(*.) Department of Economics, Texas Tech University, Lubbock, TX 79409-1014, USA; E-mail bewing@ttacs.ttu.edu.

(+.) Department of Finance and Economics, Georgia Southern University, Statesboro, GA 30460-8151, USA; E-mail sofinbl@gsvms2.cc.gasou.edu; corresponding author.

(++.) Department of Economics, Pennsylvania State University, Berks-Lehigh Valley College, Reading, PA 19610, USA.

An earlier version of this article was presented at the 2000 Southern Economic Association Annual Conference and at the Georgia Southern University Economics Seminar Series.

The authors would like to thank the participants for their helpful suggestions. The authors would also like to thank Jamie Kruse, Tom Steinmeier, Kristen Keith, and two anonymous referees for insightful comments that greatly improved the quality of the article. The standard disclaimer applies.

Received May 2000; accepted June 2001.

(1.) An appendix showing the comparative static analysis is available from the authors on request.

(2.) Bartlett and Haas (1997) found higher natural rates for females and blacks during the 1980s, when more nonparticipants entered the labor market without jobs.

(3.) While it is beyond the scope of this article, future research could address such things as how the various parameters (e.g., [pi]) behave and what the sign of [delta]u*/[delta][pi] is during periods when the equilibrium conditions don't hold. Such research would probably involve a dynamic structural model of the determinants of key parameters in the transition equations.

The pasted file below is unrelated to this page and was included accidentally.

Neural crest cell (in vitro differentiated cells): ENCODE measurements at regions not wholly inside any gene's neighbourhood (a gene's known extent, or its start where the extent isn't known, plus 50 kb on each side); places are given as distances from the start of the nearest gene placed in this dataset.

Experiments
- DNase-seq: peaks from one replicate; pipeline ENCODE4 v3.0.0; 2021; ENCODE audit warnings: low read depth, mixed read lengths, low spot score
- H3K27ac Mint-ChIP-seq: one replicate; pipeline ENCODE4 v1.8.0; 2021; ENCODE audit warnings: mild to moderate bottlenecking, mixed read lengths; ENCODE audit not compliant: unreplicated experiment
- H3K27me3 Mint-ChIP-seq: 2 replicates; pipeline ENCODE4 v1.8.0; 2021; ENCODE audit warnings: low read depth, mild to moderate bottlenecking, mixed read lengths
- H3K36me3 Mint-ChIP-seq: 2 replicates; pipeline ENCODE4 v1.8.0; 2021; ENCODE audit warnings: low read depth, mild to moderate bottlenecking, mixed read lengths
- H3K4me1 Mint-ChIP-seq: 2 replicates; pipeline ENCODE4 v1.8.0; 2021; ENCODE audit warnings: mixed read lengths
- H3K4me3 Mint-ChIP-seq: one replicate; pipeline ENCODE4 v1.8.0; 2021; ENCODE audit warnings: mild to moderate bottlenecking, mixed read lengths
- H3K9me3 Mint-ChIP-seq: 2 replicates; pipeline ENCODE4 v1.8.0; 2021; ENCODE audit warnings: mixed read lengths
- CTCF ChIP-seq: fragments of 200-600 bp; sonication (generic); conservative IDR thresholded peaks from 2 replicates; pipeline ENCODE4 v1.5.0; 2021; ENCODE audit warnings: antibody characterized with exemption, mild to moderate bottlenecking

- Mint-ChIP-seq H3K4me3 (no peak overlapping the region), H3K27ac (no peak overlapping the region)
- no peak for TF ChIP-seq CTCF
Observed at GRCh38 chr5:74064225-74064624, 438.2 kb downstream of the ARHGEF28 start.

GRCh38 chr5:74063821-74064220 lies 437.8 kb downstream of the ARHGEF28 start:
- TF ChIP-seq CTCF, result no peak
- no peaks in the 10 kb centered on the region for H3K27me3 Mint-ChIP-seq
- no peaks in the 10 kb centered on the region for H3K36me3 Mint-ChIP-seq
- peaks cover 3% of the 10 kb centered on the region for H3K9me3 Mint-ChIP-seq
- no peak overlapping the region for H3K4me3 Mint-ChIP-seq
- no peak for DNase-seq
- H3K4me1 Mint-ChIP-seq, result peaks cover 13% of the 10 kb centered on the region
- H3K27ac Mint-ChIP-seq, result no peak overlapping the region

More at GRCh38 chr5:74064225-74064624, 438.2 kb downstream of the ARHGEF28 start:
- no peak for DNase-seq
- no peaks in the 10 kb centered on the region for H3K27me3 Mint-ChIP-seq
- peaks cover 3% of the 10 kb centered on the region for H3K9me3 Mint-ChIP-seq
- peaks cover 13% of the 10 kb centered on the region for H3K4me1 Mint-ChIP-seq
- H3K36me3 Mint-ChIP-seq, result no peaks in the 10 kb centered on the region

(4.) The seminal article on this subject is Hall (1982).

(5.) The percent of weeks individuals 18-34 years old were unemployed during 1978-1998 for whites was 4.5%, compared with 10.2% for blacks. The percentage of weeks unemployed was higher for blacks in all education classes. See U.S. Bureau of Labor Statistics, National longitudinal surveys, (http://stats.bls.gov/news.release/n1soy.t02.htm).

(6.) During the 1972-1999 period, the period covered in this study, the average annual unemployment rate of females that are 20 years of age or older has been lower than the unemployment rate of males that are 20 years of age or older only six times (1982, 1983, 1990, 1991, 1992, and 1993). The unemployment rates were equal in 1987 and 1994 (U.S. Bureau of Labor Statistics, Labor farce statistics from tire current population survey [http://www.bls.gov/webapps/legacy/cpsatab1.htm]).

(7.) The percent of weeks individuals 18-34 years old were unemployed during 1978-1998 for females was 4.7%, compared with 6.0% for males. The percentage of weeks unemployed was higher for males in all education classes. See U.S. Bureau of Labor Statistics, National longitudinal surveys, (http://stats.bls.gov/news.release/nlsoy.t02.htm).

(8.) For evidence on this, see Marston (1976) and Hall (1982).

(9.) See Barron and Mellow (1979, 1981).

(10.) What is required is that [u.sup.*] and [Y.sup.*] are intertemporally stable. It has been argued that the natural rate has changed or is changing over time. In empirical work, this problem is often dealt with by detrending the data. However, as reported later, the unemployment rates used in this study are found to have unit roots suggesting that changes in the unemployment rate series are stationary. An easy way to interpret this is to consider a particular steady-state condition in which the constant rates of change are zero (i.e., the baseline in the VAR is zero). Models similar to those in this section can be found in Romer (1996) and McCallum (1989).